How do I make sure that closing Kleopatra closes all associated daemons?

When I close it down, it leaves these 3 exe files running:

Now that might be fine in standard mode, but when I am using it in portable mode, Kleopatra should NOT leave these running. Kleopatra is basically the main interface for using all the features in GPG4Win. If a person is using it in portable mode (having previously run the command "mkportable --full F:", where F is the drive letter for the USB drive) , then it’s obvious that the USB portable verision of the program is probably being used outside the person’s main PC (such as using a library’s PC, where they can be somewhat anonymous in the crowd at large). And if the person using Kleopatra from the USB drive shuts down Kleopatra, but forgets to stop these extra background processes using Task Manager, then they will continue running. This is a security flaw, as those processes will give away clues to investigators that a person was using that library’s computer to send secret messages, thus compromising the security that is supposedly brought about by the use of GPG4Win. They will look at the list of running processes on that computer and say “ok, so the person we are tracking has used this PC to send or receive encrypted messages, this will really help our investigation”. That’s BAD NEWS for whoever was using GPG4Win on that PC.

Basically these background processes should ONLY be allowed to continue running when Kleopatra was started from an INSTALLED copy of GPG4win. If Kleopatra was started from a PORTABLE copy of GPG4win though, any background processes associated with it should IMMEDIATELY terminate, as soon as you shut down the Kleopatra program. I hope there’s a way to configure it to do this, but I’ve been looking in Kleopatra’s settings menus and have yet to find a way. So more than likely this is a feature that has yet to be implemented. However it is EXTREMELY important, so here’s a request to the dev team for GPG4Win, PLEASE get around to adding this feature in the next version of GPG4Win that you release.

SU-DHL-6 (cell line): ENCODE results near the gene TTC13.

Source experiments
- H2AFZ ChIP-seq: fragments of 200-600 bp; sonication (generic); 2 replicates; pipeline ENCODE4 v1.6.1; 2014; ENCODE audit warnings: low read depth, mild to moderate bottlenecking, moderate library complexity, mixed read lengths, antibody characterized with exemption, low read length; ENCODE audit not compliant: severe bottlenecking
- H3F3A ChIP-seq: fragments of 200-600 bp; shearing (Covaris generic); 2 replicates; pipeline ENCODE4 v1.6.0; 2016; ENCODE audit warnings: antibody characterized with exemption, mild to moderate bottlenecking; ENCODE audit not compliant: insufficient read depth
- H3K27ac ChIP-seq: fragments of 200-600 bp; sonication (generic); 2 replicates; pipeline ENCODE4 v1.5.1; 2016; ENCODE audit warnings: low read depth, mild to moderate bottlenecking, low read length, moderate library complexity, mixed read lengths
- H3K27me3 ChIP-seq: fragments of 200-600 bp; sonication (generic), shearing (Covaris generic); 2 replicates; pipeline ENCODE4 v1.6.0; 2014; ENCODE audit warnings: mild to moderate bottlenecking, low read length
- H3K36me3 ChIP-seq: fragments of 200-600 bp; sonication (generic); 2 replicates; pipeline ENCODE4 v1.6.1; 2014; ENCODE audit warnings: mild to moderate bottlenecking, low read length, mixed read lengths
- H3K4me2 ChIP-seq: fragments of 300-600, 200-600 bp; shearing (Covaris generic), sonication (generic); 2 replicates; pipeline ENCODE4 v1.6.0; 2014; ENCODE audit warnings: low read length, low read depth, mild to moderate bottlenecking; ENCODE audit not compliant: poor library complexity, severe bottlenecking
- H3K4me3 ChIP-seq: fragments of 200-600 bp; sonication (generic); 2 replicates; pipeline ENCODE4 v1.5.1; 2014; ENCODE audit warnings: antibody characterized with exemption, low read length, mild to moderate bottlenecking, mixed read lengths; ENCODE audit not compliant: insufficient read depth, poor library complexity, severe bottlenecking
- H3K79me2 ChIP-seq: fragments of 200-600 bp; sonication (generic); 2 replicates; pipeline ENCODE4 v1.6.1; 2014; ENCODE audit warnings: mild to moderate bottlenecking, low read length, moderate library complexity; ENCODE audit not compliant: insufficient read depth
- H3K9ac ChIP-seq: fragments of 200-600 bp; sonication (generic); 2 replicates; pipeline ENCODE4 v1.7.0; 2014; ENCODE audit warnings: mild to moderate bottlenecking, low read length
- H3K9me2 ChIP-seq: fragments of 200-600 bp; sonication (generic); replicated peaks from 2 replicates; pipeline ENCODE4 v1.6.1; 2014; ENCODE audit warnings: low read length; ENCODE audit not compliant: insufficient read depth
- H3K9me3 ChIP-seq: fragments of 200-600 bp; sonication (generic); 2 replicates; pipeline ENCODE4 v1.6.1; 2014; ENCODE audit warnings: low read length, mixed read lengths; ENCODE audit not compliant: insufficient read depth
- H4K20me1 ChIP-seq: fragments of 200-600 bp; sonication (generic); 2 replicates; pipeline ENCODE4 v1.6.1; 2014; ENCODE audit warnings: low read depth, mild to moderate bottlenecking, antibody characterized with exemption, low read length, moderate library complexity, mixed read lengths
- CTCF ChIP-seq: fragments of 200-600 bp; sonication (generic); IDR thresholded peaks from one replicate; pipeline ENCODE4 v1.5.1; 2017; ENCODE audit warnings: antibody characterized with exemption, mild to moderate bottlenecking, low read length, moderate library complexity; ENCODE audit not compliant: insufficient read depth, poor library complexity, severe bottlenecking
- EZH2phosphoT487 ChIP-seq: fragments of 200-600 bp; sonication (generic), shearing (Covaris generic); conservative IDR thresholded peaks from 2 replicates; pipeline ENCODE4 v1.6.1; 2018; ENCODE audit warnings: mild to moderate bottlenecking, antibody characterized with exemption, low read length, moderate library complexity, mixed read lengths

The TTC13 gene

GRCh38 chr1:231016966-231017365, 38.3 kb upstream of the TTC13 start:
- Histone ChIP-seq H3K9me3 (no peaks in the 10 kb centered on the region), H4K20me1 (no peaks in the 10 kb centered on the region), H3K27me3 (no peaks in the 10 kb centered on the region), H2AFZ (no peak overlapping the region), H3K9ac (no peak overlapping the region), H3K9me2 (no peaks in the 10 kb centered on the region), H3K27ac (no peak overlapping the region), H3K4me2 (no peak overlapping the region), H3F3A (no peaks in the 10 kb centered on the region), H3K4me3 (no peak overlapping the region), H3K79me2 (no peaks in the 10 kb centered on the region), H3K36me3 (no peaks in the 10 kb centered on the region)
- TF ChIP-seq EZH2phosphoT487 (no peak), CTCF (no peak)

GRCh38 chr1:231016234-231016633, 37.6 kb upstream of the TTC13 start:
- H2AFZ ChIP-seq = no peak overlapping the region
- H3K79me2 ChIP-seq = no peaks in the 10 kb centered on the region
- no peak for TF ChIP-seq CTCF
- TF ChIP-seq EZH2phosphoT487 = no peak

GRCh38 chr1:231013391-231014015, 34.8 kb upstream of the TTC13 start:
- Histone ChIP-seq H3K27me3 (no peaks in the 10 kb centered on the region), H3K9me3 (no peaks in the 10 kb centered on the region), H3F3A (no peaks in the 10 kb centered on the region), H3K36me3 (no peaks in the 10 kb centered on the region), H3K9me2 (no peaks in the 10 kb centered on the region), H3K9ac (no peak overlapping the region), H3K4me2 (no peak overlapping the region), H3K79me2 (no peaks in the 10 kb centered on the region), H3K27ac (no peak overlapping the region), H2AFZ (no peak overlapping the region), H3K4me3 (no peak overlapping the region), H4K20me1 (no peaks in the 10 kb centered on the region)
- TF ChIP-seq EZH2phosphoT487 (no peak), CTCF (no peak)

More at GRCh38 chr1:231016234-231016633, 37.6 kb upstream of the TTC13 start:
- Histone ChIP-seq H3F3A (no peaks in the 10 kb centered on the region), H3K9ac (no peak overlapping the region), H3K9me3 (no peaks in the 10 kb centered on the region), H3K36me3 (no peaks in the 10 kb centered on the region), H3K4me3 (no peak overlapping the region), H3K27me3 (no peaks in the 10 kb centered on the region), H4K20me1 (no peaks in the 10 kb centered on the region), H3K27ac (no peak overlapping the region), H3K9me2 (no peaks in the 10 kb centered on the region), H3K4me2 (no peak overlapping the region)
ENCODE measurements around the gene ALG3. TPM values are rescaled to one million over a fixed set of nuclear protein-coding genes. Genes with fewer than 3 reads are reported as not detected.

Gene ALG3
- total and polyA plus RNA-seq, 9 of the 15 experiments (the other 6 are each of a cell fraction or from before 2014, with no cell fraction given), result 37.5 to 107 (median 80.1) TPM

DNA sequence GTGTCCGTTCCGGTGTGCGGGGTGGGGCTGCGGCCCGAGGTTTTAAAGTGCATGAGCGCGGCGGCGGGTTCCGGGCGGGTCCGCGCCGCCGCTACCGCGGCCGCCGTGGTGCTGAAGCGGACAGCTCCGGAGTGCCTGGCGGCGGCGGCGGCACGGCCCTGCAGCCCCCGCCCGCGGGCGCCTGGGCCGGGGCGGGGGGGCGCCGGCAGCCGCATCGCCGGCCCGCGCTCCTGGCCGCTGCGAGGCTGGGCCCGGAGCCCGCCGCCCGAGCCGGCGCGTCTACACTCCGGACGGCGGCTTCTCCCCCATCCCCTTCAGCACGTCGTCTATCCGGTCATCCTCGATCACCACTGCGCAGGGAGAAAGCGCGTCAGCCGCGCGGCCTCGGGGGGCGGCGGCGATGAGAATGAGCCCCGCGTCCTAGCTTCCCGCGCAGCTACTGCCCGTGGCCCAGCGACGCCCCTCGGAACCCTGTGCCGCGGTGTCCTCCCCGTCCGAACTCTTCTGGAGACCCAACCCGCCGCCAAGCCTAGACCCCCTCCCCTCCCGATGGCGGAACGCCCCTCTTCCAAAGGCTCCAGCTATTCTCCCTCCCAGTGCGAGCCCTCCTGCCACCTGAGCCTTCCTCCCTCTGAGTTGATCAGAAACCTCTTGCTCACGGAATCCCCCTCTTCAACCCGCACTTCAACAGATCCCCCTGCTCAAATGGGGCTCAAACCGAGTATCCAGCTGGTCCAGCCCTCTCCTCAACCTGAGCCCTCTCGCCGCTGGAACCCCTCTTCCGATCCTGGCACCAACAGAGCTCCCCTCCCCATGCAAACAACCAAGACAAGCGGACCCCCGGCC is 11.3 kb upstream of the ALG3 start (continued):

So does nobody have a solution to this problem?

You have omitted dirmngr.exe, which is the fundamental service running GPG. But in any case, I don’t think that the issue you raise is important for everyday usage. It’s hardly likely that anyone is going to notice that these services have been left running in normal circumstances, such as on a library computer. Normally, as you say, you can stop them using Task Manager/services.msc, althought you may not have the necessary administrative access on a public computer; in that case, you could just switch it off, wait a couple of minutes to allow the system voltage to drop and the RAM to lose its stored data, and then switch it on again. The problem is that even then, there may be traces of activity left in various temporary files and the page file.

So, if your threat model is sufficiently severe that you need to consider the possibility of forensic computer investigation, you shouldn’t be running GPG4win on an unsecured computer anyway. In that situation you need Tails (, which runs purely in RAM and erases all traces of itself from the host computer at the end of the session. You need to download it, burn it to a CD/DVD, and either run it from the CD or use the CD to install it on a USB flash drive. In the latter case you can set it up to have encrypted persistent storage for any files you produce or download; that is not possible using a CD.

The GPG4win developers have limited time and resources; I would think they have better things to do than spend them on a partial solution to a security threat that has already been thoroughly covered by the Tails team.


thanks to J M for this answer, I think it explains why shutting down the processes
is not high on our product backlog list.


Tails is a completely separate project though. It has nothing to do with RSA asymmetric (public/private key pair) encryption though. From what I remember reading in the past, it is a secure operating system, that is intended to allow you to boot your computer without leaving any traces, because it doesn’t write anything to a drive without asking the user for permission (as Windows often does). However, it is not part of the GPG4Win project, and therefore has nothing to do with being a replacement GUI for Kleopatra.

I don’t think that GPG4Win or Kleopatra uses any temporary files or the Windows pagingfile. That would seem like a major security flaw if it did.